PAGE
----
The Henson Case: Art and Panic
13 October, 2008
Why you should listen
The Henson art controversy of May 2008 had it all: provocative photographs, police investigations, celebrity involvement, child pornography accusations, art censorship and political intrigue. Here, The Sydney Morning Herald journalist and author of The Henson Case, David Marr reveals the untold story behind the removal, from a Sydney gallery, of a collection of photographer Bill Henson’s images of children plus the ensuing controversy, which would change the course of Australian art forever. In this highly charged lecture, which drew one of the largest crowds at Sydney Ideas for 2008, Marr looks at how this small art collection was able to draw the wrath of the most senior politician in Australia, and the personal toll of covering such a contentious issue. He also asks – and tries to answer – some significant questions about censorship and art. What impact will this controversy have on artistic freedom? Is it just a matter of taste? And why is it now that these pictures have caused so much panic? “The tabloid rage that has erupted has been supported and indeed capped by the Prime Minister’s verdict that this man’s work and his methods are ‘revolting’,” states Marr. “This has never happened before.” David Marr, an accomplished commentator, is a former reporter for ABC-TV’s Four Corners and one-time presenter of ABC-TV’s Media Watch. He is also an award-winning author and his books include Dark Victory and Patrick White: A Life. Marr’s unflinching account of the Henson art controversy - The Henson Case – includes interviews with the main players in the case, including members of the NSW police force, child abuse campaigners and leading figures in the arts community including Cate Blanchett.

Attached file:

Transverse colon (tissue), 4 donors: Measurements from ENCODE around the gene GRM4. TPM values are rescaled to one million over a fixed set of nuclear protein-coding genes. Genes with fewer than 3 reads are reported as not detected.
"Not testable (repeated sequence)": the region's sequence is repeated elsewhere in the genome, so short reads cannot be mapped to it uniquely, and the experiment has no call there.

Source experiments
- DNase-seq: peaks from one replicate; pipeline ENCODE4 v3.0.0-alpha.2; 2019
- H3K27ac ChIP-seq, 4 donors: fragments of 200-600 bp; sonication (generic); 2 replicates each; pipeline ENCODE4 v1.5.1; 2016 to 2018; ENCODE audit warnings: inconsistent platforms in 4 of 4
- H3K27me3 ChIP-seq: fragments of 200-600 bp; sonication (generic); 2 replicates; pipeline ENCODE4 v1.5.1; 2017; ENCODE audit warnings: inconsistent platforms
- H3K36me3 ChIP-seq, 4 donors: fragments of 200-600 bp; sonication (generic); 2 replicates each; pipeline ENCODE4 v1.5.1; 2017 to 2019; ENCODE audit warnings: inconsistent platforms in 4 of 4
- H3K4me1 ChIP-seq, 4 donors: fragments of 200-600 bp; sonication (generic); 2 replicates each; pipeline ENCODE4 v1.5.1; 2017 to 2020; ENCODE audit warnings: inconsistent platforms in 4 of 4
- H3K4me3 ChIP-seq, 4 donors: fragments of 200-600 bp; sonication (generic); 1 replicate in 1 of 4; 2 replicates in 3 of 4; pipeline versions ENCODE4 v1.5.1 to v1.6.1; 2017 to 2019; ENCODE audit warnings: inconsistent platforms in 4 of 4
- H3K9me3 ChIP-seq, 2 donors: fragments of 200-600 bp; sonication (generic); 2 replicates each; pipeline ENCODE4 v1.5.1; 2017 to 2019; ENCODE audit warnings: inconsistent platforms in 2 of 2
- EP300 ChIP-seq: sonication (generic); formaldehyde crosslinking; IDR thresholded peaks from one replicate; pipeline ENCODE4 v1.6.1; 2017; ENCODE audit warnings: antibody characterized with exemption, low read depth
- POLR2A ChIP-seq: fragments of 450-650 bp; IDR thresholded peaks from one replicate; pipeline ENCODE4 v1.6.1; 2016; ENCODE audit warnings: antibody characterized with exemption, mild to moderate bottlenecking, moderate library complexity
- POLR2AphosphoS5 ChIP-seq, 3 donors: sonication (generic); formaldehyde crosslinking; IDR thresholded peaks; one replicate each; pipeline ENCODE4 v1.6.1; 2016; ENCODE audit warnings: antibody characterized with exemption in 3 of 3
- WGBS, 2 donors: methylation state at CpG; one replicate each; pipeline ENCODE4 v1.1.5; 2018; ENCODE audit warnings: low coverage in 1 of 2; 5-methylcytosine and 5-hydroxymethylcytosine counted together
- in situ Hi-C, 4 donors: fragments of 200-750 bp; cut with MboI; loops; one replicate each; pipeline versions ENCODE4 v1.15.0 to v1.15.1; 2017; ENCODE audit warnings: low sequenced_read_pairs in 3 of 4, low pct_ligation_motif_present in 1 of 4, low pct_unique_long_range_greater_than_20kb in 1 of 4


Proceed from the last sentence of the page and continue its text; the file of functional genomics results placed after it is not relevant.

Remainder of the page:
“The rallying cry of those people who are perturbed and scared for the fate of children is ‘Let kids be kids.’ I think the challenge that’s facing [us] at the moment, is whether adults have to be kids as well.“ David Marr at Sydney Ideas